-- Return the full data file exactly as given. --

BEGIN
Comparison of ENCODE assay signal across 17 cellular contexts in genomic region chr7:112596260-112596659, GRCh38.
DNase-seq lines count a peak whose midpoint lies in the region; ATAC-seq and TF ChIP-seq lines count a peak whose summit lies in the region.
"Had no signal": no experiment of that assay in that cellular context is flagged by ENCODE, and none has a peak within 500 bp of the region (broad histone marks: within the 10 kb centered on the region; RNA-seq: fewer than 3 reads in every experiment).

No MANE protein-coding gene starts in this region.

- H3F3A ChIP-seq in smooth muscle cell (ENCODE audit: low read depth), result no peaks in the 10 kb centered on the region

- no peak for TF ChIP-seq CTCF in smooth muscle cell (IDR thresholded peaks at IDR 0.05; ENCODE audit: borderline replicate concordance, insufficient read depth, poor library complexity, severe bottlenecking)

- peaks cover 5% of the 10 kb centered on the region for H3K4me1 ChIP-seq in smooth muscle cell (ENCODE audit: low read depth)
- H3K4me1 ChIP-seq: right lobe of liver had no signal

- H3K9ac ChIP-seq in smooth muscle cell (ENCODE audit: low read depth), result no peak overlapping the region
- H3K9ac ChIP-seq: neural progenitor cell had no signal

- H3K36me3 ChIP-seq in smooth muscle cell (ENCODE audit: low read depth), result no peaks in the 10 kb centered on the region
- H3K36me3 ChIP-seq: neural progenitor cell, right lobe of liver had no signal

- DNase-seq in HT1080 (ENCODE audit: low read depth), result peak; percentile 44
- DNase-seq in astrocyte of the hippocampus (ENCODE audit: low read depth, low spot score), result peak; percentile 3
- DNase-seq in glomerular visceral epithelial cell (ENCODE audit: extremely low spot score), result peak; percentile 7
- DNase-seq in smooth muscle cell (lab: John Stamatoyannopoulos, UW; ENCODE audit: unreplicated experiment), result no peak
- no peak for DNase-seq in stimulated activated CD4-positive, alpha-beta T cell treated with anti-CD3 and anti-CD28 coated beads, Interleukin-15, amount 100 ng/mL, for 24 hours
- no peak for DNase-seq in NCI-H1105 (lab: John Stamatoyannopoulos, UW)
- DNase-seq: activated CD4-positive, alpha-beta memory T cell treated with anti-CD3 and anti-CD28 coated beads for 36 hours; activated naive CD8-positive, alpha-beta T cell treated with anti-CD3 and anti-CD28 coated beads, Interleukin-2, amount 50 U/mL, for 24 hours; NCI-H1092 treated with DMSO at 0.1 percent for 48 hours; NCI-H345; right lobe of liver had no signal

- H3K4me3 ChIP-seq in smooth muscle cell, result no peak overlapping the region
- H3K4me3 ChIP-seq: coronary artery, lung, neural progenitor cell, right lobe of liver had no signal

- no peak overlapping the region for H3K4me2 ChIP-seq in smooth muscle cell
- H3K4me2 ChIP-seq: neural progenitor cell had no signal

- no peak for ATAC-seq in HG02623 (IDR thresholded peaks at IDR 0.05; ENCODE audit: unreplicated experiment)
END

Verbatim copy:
Comparison of ENCODE assay signal across 17 cellular contexts in genomic region chr7:112596260-112596659, GRCh38.
DNase-seq lines count a peak whose midpoint lies in the region; ATAC-seq and TF ChIP-seq lines count a peak whose summit lies in the region.
"Had no signal": no experiment of that assay in that cellular context is flagged by ENCODE, and none has a peak within 500 bp of the region (broad histone marks: within the 10 kb centered on the region; RNA-seq: fewer than 3 reads in every experiment).

No MANE protein-coding gene starts in this region.

- H3F3A ChIP-seq in smooth muscle cell (ENCODE audit: low read depth), result no peaks in the 10 kb centered on the region

- no peak for TF ChIP-seq CTCF in smooth muscle cell (IDR thresholded peaks at IDR 0.05; ENCODE audit: borderline replicate concordance, insufficient read depth, poor library complexity, severe bottlenecking)

- peaks cover 5% of the 10 kb centered on the region for H3K4me1 ChIP-seq in smooth muscle cell (ENCODE audit: low read depth)
- H3K4me1 ChIP-seq: right lobe of liver had no signal

- H3K9ac ChIP-seq in smooth muscle cell (ENCODE audit: low read depth), result no peak overlapping the region
- H3K9ac ChIP-seq: neural progenitor cell had no signal

- H3K36me3 ChIP-seq in smooth muscle cell (ENCODE audit: low read depth), result no peaks in the 10 kb centered on the region
- H3K36me3 ChIP-seq: neural progenitor cell, right lobe of liver had no signal

- DNase-seq in HT1080 (ENCODE audit: low read depth), result peak; percentile 44
- DNase-seq in astrocyte of the hippocampus (ENCODE audit: low read depth, low spot score), result peak; percentile 3
- DNase-seq in glomerular visceral epithelial cell (ENCODE audit: extremely low spot score), result peak; percentile 7
- DNase-seq in smooth muscle cell (lab: John Stamatoyannopoulos, UW; ENCODE audit: unreplicated experiment), result no peak
- no peak for DNase-seq in stimulated activated CD4-positive, alpha-beta T cell treated with anti-CD3 and anti-CD28 coated beads, Interleukin-15, amount 100 ng/mL, for 24 hours
- no peak for DNase-seq in NCI-H1105 (lab: John Stamatoyannopoulos, UW)
- DNase-seq: activated CD4-positive, alpha-beta memory T cell treated with anti-CD3 and anti-CD28 coated beads for 36 hours; activated naive CD8-positive, alpha-beta T cell treated with anti-CD3 and anti-CD28 coated beads, Interleukin-2, amount 50 U/mL, for 24 hours; NCI-H1092 treated with DMSO at 0.1 percent for 48 hours; NCI-H345; right lobe of liver had no signal

- H3K4me3 ChIP-seq in smooth muscle cell, result no peak overlapping the region
- H3K4me3 ChIP-seq: coronary artery, lung, neural progenitor cell, right lobe of liver had no signal

- no peak overlapping the region for H3K4me2 ChIP-seq in smooth muscle cell
- H3K4me2 ChIP-seq: neural progenitor cell had no signal

- no peak for ATAC-seq in HG02623 (IDR thresholded peaks at IDR 0.05; ENCODE audit: unreplicated experiment)